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Indians Indians Archive The Turning Fortunes from David Huff's Tweet
Written by Nino Colla

Nino Colla

huffstweetIs there a game that is better represented by the way it is actually played?

Just when you thought you’ve figured out how baseball works, it throws you an Adam Wainwright curveball, something that just leaves you sitting looking dumbfounded and confused.

Jeanmar Gomez, for the purposes of this discussion, is that Wainwright curveball. There was probably one valid reason for Gomez to earn the start he made on Sunday and it didn’t have anything to do with his performance.

He’s probably Columbus’ fifth best starter the way things stand right now, maybe narrowly tied for fourth with Yohan Pino. Fourth or fifth, there were at least two better options for the Indians to go with before picking Gomez to make a spot start.

Most, myself included, would conclude that this is just one start for a last place team, in the grand scheme of things, the percentages of this having any relevance is likely measured with decimal places rather than a whole number.

However, what if I told you that this spot start, meaningless on a Sunday afternoon in the middle of July, might actually have changed the fortunes of two pitchers for the long term?

Percentages likely go up, especially with a team looking to cement options in the rotation’s future.

With Justin Masterson twisting his ankle, the spot starter going on Sunday became necessary, or else we may have just saw Carlos Carrasco come up on normal turn, pitch Tuesday, possibly get knocked around, and go back to Columbus.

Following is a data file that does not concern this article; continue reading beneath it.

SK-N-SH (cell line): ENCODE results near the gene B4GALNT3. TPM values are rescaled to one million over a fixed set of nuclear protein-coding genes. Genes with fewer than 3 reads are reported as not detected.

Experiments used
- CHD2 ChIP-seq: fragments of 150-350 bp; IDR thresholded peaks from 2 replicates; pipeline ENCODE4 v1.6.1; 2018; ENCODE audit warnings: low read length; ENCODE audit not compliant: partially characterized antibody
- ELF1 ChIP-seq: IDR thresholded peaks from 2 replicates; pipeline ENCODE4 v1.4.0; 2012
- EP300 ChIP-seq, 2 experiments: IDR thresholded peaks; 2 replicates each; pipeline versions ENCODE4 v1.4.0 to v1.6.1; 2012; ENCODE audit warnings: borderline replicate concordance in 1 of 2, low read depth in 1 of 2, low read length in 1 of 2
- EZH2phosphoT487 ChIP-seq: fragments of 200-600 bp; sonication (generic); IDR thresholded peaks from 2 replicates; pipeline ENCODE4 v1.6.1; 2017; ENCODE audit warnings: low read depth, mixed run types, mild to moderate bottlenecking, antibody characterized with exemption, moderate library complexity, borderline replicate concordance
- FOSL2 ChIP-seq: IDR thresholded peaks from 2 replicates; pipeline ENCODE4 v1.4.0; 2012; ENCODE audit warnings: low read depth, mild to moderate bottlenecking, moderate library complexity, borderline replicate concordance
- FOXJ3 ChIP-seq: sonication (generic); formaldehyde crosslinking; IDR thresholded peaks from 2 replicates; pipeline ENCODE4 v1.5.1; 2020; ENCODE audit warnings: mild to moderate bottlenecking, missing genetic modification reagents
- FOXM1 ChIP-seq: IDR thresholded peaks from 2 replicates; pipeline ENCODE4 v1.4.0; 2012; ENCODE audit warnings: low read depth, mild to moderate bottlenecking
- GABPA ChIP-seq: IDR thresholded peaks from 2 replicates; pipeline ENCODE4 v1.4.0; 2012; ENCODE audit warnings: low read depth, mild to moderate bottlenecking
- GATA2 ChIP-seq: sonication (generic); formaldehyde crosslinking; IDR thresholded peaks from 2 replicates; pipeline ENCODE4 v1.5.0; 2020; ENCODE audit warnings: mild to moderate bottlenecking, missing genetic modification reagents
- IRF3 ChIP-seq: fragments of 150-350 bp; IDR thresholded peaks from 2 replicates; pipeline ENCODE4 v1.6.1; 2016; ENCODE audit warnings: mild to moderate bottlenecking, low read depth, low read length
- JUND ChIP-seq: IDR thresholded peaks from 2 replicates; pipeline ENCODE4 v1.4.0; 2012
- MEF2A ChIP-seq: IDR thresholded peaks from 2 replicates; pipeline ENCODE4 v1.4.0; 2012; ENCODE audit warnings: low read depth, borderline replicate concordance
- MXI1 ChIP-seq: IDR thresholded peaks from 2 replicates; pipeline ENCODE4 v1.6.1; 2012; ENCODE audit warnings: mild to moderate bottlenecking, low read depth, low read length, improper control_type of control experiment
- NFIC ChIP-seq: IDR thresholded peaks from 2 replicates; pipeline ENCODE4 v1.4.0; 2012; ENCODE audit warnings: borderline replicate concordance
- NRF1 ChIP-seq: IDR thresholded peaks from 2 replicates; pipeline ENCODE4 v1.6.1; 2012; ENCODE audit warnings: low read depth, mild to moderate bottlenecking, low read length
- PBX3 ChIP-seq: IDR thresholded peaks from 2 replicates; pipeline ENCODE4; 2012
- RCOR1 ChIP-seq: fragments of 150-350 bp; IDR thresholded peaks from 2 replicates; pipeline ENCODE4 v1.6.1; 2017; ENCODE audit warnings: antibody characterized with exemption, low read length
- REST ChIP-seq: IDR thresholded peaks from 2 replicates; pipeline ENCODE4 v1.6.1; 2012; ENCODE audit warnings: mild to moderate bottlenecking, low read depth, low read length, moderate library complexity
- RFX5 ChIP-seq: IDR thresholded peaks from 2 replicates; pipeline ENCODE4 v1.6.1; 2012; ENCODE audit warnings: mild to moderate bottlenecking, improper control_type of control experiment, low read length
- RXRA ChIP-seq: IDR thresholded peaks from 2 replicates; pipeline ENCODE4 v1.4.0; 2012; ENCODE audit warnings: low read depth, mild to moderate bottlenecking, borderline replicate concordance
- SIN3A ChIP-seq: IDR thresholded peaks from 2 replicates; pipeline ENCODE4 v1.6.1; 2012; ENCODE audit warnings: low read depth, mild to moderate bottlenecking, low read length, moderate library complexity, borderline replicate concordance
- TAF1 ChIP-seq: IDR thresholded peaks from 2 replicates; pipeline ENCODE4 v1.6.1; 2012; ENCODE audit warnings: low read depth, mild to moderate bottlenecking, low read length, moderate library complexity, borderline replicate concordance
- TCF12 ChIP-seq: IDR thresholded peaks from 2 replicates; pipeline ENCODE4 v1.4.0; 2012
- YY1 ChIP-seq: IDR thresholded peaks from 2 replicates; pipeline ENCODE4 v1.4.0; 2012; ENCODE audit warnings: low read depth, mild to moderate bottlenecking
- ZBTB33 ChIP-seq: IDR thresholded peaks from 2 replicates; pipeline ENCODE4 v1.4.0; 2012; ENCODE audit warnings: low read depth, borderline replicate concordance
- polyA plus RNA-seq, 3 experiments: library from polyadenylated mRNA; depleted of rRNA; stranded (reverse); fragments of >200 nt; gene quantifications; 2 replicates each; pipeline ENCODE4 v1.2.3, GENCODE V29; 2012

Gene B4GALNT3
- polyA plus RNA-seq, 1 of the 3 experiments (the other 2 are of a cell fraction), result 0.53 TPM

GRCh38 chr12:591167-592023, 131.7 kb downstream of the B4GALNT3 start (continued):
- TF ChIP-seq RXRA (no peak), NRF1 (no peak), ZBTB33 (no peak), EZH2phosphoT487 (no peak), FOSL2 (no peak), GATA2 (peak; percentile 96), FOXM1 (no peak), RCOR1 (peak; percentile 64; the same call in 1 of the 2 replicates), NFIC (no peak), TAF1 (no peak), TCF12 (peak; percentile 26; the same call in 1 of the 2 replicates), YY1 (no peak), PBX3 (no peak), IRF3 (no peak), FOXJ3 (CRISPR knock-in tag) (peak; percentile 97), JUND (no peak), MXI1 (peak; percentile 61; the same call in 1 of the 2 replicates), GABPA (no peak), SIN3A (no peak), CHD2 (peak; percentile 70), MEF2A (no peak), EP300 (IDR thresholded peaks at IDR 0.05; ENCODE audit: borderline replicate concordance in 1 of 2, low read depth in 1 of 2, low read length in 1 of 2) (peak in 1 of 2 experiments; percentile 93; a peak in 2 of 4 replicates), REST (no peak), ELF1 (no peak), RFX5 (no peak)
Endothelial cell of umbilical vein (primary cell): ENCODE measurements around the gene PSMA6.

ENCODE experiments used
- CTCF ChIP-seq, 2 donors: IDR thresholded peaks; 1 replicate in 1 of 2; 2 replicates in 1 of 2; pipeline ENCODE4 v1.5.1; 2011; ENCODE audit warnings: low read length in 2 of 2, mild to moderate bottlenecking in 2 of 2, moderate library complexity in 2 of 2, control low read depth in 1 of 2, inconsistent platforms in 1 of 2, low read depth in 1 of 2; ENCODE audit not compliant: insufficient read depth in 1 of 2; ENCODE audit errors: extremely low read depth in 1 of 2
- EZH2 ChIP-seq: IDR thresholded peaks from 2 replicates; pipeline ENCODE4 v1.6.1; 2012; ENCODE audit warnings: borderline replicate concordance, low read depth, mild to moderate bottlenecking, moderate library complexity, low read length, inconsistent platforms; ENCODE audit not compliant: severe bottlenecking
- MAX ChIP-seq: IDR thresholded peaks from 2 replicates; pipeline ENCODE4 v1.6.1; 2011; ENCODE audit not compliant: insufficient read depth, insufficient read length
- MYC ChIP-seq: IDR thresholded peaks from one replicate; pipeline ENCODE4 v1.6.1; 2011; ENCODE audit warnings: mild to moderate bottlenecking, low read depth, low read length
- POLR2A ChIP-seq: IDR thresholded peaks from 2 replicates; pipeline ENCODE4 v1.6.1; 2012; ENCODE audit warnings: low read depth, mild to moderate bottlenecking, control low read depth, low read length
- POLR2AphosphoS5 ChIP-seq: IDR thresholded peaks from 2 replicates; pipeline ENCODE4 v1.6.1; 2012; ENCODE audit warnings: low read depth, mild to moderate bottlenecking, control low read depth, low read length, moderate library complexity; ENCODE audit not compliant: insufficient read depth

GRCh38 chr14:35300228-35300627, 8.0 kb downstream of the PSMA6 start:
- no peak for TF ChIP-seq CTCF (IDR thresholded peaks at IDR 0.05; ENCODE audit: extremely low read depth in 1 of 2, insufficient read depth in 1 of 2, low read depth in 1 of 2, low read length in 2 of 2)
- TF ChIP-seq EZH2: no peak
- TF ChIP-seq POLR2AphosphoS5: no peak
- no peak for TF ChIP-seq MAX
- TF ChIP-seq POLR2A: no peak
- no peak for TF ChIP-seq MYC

I come to find that those curveballs I was talking about earlier always have a bit of a twist to them. Carrasco coming up and pitching Tuesday was the predictable outcome and because that was predictable, the results of that start would have likely been forgettable.

But because Jeanmar Gomez made his major league debut under the weirdest of circumstances, he perhaps had a start that many of us will look back on and remember as a turning point for not just his season and career, but Huff’s.

After Gomez had went out and claimed his first major league victory by tossing six solid innings, David Huff took the mound for the Clippers and tossed seven shutout innings against the Norfolk Tide.

Huff was expecting to start Sunday, like Gomez, but he was expecting to start in Cleveland, wearing the block ‘C’ cap and the Tribe’s Sunday best. But again, because he wasn’t expecting to start for the Clippers, the two flipped and the results should be memorable.

If you don’t know by now, Huff didn’t make that start in Cleveland on Sunday because of a mysterious tweet that he claims was not posted by him, but posted nonetheless. Whether Huff posted it or not should be a moot point, because the only people that knew Huff was scheduled to start Sunday was David himself and the Cleveland Indians.